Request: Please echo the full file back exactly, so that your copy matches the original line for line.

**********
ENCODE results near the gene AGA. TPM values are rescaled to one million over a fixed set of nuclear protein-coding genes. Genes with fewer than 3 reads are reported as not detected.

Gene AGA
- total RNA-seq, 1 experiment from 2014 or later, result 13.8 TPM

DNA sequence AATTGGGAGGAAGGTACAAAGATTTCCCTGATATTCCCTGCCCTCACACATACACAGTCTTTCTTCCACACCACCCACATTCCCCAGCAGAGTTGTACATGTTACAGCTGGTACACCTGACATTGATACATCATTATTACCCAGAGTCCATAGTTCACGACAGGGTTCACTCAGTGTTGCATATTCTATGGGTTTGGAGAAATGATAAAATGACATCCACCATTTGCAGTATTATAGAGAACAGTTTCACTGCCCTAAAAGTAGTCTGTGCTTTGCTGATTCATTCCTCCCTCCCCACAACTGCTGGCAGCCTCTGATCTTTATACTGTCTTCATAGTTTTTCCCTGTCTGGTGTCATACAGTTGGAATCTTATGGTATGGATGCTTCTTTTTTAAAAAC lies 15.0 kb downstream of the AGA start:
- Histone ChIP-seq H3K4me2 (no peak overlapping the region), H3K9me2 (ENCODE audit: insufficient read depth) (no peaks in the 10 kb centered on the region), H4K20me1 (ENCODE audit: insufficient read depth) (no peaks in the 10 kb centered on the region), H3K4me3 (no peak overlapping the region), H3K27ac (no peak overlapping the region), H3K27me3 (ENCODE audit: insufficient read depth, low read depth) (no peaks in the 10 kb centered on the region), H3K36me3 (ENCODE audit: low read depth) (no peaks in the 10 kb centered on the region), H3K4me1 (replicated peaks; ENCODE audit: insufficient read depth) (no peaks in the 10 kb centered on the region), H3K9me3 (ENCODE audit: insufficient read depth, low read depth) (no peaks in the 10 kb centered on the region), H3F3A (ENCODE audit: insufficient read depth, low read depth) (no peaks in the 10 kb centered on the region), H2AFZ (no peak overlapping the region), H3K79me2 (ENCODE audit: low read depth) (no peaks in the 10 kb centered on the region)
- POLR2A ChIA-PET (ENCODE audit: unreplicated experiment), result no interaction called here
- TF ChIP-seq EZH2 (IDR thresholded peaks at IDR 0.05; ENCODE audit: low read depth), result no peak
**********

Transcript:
ENCODE results near the gene AGA. TPM values are rescaled to one million over a fixed set of nuclear protein-coding genes. Genes with fewer than 3 reads are reported as not detected.

Gene AGA
- total RNA-seq, 1 experiment from 2014 or later, result 13.8 TPM

DNA sequence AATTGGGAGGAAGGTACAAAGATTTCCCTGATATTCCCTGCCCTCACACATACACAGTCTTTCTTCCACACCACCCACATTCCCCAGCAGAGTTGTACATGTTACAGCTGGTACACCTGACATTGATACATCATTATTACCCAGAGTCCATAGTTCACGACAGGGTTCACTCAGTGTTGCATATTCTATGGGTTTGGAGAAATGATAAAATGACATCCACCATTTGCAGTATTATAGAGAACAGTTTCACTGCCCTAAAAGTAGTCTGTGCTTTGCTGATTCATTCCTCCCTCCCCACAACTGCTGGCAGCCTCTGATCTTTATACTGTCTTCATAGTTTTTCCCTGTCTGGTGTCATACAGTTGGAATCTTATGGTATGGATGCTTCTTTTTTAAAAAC lies 15.0 kb downstream of the AGA start:
- Histone ChIP-seq H3K4me2 (no peak overlapping the region), H3K9me2 (ENCODE audit: insufficient read depth) (no peaks in the 10 kb centered on the region), H4K20me1 (ENCODE audit: insufficient read depth) (no peaks in the 10 kb centered on the region), H3K4me3 (no peak overlapping the region), H3K27ac (no peak overlapping the region), H3K27me3 (ENCODE audit: insufficient read depth, low read depth) (no peaks in the 10 kb centered on the region), H3K36me3 (ENCODE audit: low read depth) (no peaks in the 10 kb centered on the region), H3K4me1 (replicated peaks; ENCODE audit: insufficient read depth) (no peaks in the 10 kb centered on the region), H3K9me3 (ENCODE audit: insufficient read depth, low read depth) (no peaks in the 10 kb centered on the region), H3F3A (ENCODE audit: insufficient read depth, low read depth) (no peaks in the 10 kb centered on the region), H2AFZ (no peak overlapping the region), H3K79me2 (ENCODE audit: low read depth) (no peaks in the 10 kb centered on the region)
- POLR2A ChIA-PET (ENCODE audit: unreplicated experiment), result no interaction called here
- TF ChIP-seq EZH2 (IDR thresholded peaks at IDR 0.05; ENCODE audit: low read depth), result no peak